نوع مقاله : مقاله پژوهشی
استادیار زبان و ادبیات فارسی دانشگاه فردوسی مشهد، ایران
عنوان مقاله [English]
Post-Jungian criticism is an approach that has continued and developed Jungian criticism. Due to the ambiguity around Zal’s fate in the existing sources, and his reputation for immortality, the present paper has, for the first time, identified the narrative of the death of Zal in a manuscript of Shahnameh, and, then, analyzed the relationship between this new narrative and the myth of Zal in Ferdowsi’s Shahnameh and its sources. Because Zal’s immortality is important in Jungian criticism of this myth, the discovery of the story of Zal’s death is the most important reason for this paper’s Post-Jungian critical approach. The paper shows that archetypal images associated with the myth of Zal represent the character of an ancient shaman. This figure fulfills such functions as magic, mediumship between the nation and their totemic gods, witch doctor, spiritual healer and intuitive knowledge. From a Jungian perspective, the archetypal image of Zal’s personality gave him a complementary (secondary) role in the initiation of the hero (Rostam). But the post-Jungian approach replaces the old archetype of wisdom with the archetype of death and rebirth, and develops the core meaning of the myth of Zal to his initiation on the way to his unity with his totemic ancestor (Simorgh).
The fate of Zal in Shahnamneh is one of the most ambiguous parts of his story. In his book Ostureh-ye Zal, Mohammad Mokhatari regards Zal as the human manifestation of Zarvan (god of time) and interprets his fate as his immortality, which is one of the most accepted interpretations of this story. Most of the studies so far have come to the same conclusion. The present study challenges this idea and holds that the absence of Zal’s death in the most widely read version of Shahnameh does not necessary mean that this story is missing in other sources of Shahnameh. Regarding his immortality, three different fates can be found for Zal in the sources of Ferdowsi’s era.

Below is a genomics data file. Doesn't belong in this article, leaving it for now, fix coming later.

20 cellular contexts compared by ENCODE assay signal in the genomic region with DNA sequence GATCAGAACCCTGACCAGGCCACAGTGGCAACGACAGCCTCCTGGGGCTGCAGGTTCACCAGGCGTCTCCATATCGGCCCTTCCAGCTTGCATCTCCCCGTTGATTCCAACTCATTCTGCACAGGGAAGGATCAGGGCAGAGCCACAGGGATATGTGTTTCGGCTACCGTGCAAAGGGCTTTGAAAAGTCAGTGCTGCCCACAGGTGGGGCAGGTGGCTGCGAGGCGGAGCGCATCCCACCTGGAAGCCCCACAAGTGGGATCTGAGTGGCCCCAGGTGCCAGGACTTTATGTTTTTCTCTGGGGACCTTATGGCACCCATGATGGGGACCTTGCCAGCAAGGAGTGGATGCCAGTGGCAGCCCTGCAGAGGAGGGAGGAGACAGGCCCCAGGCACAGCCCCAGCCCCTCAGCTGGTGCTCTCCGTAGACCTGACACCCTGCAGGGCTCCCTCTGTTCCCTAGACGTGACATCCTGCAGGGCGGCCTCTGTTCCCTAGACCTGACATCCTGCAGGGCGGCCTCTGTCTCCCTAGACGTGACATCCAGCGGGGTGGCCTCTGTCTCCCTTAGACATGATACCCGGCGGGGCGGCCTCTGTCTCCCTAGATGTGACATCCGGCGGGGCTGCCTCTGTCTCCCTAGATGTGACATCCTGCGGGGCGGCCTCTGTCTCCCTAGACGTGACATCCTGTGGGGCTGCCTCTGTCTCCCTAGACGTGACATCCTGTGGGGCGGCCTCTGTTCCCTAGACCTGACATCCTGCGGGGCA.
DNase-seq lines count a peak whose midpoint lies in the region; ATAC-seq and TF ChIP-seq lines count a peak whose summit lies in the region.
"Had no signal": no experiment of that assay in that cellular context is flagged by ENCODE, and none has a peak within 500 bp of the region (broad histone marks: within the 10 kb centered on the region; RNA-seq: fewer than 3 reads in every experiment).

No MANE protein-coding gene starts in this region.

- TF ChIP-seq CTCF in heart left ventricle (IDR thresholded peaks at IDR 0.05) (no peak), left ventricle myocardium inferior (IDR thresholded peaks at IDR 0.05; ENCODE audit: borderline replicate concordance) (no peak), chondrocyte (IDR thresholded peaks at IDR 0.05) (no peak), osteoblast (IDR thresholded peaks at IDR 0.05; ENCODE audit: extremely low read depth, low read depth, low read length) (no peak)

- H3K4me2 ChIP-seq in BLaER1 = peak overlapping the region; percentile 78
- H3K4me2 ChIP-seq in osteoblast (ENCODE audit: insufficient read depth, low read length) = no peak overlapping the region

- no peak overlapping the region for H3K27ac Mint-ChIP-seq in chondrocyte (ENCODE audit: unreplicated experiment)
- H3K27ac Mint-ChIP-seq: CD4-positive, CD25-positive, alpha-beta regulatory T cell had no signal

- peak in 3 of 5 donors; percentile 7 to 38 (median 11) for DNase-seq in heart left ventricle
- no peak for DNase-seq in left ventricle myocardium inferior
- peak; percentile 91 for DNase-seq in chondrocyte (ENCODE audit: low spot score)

In the present paper, the story of Zal is studied independently and his fate is examined based on some newly emerged documents that challenge the idea of his immortality held by most scholars. Here, the post-Jungian approach is adopted to examine the story of Zal as it enables us to compare this character with the archetype of the old wise man in Jungian psychology.
The missing story of Zal’s death in the older versions of Shahnameh is compared with a new text in the version kept in Berlin Library. The post-Jungian theory is utilized here to analyze the structure of the story of Zal and compare it with the Jungian archetype of the old wise man.
Discussion and Analysis
In the version of Shahnamen in Berlin Library, after selecting Homay as his successor, Bahman is killed in a fight. In Bahman-nameh, Azarbarzin, Faramarz’s son, accompanies Bahman in this fight but does not help him. But in the new version, he is Zal’s son and kills the dragon and Bahman at the same time in revenge for Farmarz’s murder, and Zal, who is beset by Bahman’s injustice dies in peace as he says prayers after hearing the news. In the archetypal, post-Jungian analysis, Zal is the shaman of a god. His death while saying prayers can be interpreted as the mystical concept of the voluntary death. His death can be related to the archetype of death and rebirth, symbolizing immortality.
In the Jungian approach, the old wise man is an element that completes individuality, such as the role Zal plays for Rostam. From a post-Jungian perspective, the archetype is based on the plurality of images, most of which in the story of Zal are connected with his role as a shaman. Zal is a medium that, with the help of the symbolic simorgh, protects justice and peace in the world and curbs natural forces. Zal cannot be regarded as the human manifestation of Zarvan, as Kiyoumars, based on older sources, seems to fit this description better. The most important archetype in the analysis of the story of Zal is the archetype of death and rebirth, which is the counterpart for the Jungian old wise man.
Bal’ami, A. 1341 . Tarikh-e Bal’ami. M. Bahar (eds.). Tehran: Vezarat-e Farhang.
Bin Abi-Khayr, I. 1370 . Bahman-nameh. R. Afifi (ed.). Tehran: Elmi va Farhangi.
Dinawari. A. 1364 . Akhbar al-Taval. M. Mahdavi Damghani (trans.). Tehran: Ney
Ferdowsi. A. 1042 A.H. Shahnameh. Berlin: Berlin Library. No. 4252
Ibn Athir. 1965. Al-Kamal fi al-Tarikh. Beirut: Dar ul-Sadir.
Ibn Balkhi. 1363 . Fars-Nameh. G. Le Strage and R. Nicholson (eds.). Tehran: Donya-ye Ketab.
Mokhtari, M. 1379 . Ostoureh-ye Zal. Tehran: Tous.
Samuels, A. 2005. Jung and the Post-Jungians. New York Press: Routledge.
Tabari, M. 1352 . Tarikh al-Rusul va al-Muluk. A. Payandeh (trans.). Tehran: Bonyad-e Farhang.
Tha’alibi, A. 1368 . Ghurar Akhbar Muluk Furs va Seyrahum. M. Fazayeli (trans.). Tehran: Qatreh.